06 May Making Their Mark: American Women Artists
“TO CREATE ONE’S WORLD IN ANY OF THE ARTS TAKES COURAGE,” observed Georgia O’Keeffe, speaking from experience. A supportive community and some exposure can help, too. American Women Artists (AWA), a membership organization established in the early 1990s, seeks to foster both with 25 in 25, an initiative that launched in 2017 to secure 25 museum shows featuring exclusively female artists in the span of 25 years.
The organization was founded in response to the statistic that women artists make up only 3 to 5 percent of permanent holdings in U.S. art museums. The Booth Western Art Museum is scheduled to host the fifth exhibition, Making Their Mark: American Women Artists, this summer. This juried event will feature nearly 100 paintings and sculptures by AWA members.
“You only have one life to live, and when you are given a gift, you have a responsibility to … explore that gift fully,” says Natalie Dark, one of the show’s participating artists. Dark bravely leapt from a successful career in market research to devoting herself full time to her art. Her lush, botanical works, rendered entirely in colored pencils, radiate the contemporary influences of her Cuban-American cultural heritage and Miami roots, with echoes of the Dutch masterworks in their sumptuous black backgrounds.
“The black backgrounds weren’t intended to be a play on the Dutch Masters,” Dark explains. “They came from a desire to make art that felt like me because I couldn’t find that art anywhere I looked … art that represents the full range of emotions I feel … deep, dramatic, rich, and powerful.” At first, she tried to capture these feelings by other means, because the black “felt so scary. It was such a commitment to go full black in colored pencil. So I tried lots of other things … but eventually, there just was no other way. I bit the bullet.” Dark’s bold choice brought vital, vibrant results. “My work instantly expressed the exact emotions I was feeling and wanted to communicate to the world.”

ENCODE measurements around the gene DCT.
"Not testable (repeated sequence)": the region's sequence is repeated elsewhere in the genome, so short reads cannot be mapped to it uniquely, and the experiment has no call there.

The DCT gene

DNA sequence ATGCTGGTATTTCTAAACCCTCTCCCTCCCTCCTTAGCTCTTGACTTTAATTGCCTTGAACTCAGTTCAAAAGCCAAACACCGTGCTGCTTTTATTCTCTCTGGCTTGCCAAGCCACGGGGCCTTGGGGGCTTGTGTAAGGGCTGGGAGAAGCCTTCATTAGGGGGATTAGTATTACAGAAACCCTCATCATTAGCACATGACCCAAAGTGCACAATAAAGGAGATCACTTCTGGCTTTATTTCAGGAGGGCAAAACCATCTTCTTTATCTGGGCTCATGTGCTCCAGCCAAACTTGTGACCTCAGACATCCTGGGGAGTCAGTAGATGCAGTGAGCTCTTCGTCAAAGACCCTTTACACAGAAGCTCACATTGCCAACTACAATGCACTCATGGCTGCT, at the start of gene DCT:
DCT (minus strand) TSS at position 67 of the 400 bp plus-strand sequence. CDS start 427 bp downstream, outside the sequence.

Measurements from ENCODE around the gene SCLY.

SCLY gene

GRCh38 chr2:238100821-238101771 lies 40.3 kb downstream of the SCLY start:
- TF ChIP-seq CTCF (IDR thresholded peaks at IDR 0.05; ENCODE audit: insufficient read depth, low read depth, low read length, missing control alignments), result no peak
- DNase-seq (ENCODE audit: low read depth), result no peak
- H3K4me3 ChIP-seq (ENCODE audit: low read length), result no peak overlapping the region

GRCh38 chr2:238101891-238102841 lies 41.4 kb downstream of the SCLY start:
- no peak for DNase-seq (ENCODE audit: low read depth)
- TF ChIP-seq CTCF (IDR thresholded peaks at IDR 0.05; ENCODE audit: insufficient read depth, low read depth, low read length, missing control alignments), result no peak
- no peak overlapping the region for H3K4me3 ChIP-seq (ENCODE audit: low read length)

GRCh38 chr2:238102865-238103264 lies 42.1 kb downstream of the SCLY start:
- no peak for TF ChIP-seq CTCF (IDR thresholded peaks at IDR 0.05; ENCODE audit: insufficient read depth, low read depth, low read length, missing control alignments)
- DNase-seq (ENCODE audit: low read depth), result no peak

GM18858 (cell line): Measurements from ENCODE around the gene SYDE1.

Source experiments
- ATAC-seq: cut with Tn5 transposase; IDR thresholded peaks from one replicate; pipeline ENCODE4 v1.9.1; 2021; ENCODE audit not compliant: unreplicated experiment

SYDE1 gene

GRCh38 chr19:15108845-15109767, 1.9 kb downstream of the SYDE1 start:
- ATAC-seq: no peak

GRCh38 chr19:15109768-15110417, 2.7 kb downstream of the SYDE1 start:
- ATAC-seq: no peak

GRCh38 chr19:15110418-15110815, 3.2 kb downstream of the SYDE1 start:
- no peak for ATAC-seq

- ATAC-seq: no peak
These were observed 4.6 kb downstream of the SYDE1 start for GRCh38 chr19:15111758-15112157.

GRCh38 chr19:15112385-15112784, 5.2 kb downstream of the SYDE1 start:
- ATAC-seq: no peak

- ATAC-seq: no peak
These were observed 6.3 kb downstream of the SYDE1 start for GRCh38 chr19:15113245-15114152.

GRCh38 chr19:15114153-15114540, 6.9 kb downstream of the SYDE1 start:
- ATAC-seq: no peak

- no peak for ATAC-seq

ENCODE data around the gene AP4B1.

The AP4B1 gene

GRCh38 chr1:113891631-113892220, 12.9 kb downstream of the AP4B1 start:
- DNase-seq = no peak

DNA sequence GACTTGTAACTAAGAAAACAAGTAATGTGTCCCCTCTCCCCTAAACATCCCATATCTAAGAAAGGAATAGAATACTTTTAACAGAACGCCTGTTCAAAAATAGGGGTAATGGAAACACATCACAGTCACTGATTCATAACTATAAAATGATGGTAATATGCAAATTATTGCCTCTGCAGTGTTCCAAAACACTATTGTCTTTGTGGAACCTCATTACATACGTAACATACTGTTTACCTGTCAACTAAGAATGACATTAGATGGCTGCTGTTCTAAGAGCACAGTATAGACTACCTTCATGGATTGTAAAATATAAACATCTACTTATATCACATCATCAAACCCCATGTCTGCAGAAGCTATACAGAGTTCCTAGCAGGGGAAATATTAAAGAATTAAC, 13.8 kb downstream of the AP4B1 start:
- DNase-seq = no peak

Communication has also been a key influence on painter Kathy Morris, who has an oil portrait in the show. Morris lost most of her hearing in early childhood. She became adept at understanding others through visual means: “The necessity of intensely focusing on faces in order to read lips and hear causes me to be extremely visually aware and attentive to detail — alert to the nuances of people’s facial expressions, their mood, emotions, and body language.”
These nuances shine in her portraits, many of which feature “those I love,” she explains, “[and] to whom I have a deep emotional connection.” The young faces that look out from Morris’ paintings belong to her grandchildren, who are refreshingly portrayed with all their real-life moods and without sentimentality. “Children have the same range and complexity of emotions as adults,” Morris says. And while there’s a story behind each painting, she likes honing in on small, seemingly commonplace fragments of time. “The extraordinary resides in everyday life events. I’m capturing moments as a visual journal of the everyday lives of my children, grandchildren, and friends.”
Debbie Korbel, who has a sculpture in the exhibition, is interested in people, too; she portrays them — loving, kissing, dreaming, flirting, praying, and metamorphosing — in her surprising pieces. But she also brings an array of equally spirited animals to life, including horses. “My first crush was a horse!” she says. “Need I say more?” Her girlhood interest was renewed when she became a mom. “When my daughter was young, she took riding lessons, and … I found [horses] as beautiful as ever. They had lost none of their magic to me.”
Magic is an apt word for the essence of Korbel’s works. “I try to make artwork that I would like to see — something that I haven’t seen before, and I especially like artwork that makes me laugh.” Born through a synthesis of skill and spontaneity, her sculptures are often sparked by an evocative found object. Korbel’s sculpting process is as organic and playful as her finished work. “I don’t make maquettes or … elaborate sketches prior to starting the project. The sculpture evolves,” she says, “as I am working on it. I like to be surprised, too.”
An organic quality — serene and deeply attentive — also characterizes the work of Julie Davis, a plein air artist who will have a painting in the Booth show. Instead of predictable, picture-postcard landscapes, Davis captures unshowy scenes from the natural world and abandoned buildings visibly yielding to the effects of time. And she illuminates something profoundly moving in these subjects. “I find the most character in structures that nature is reclaiming, where humanity and nature intersect,” she says. “The buildings we live, work, and play in, and the landscape that surrounds us, are part of our cultural story and are a present, tangible representation of our history.”
Sometimes, Davis’ plein air process is one of information gathering, and she finishes some pieces in her studio. Even so, a sense of raw, immediate beauty persists. “I hope that my deep respect for nature comes through in my work. … We move so quickly in our society, I want others to pause and reflect on the stories behind our environment and value not just the new, but how the old and worn is woven into the fabric of who we are.”
View the work of these artists and many others at the Booth Western Art Museum in Cartersville, Georgia, May 27 through August 23.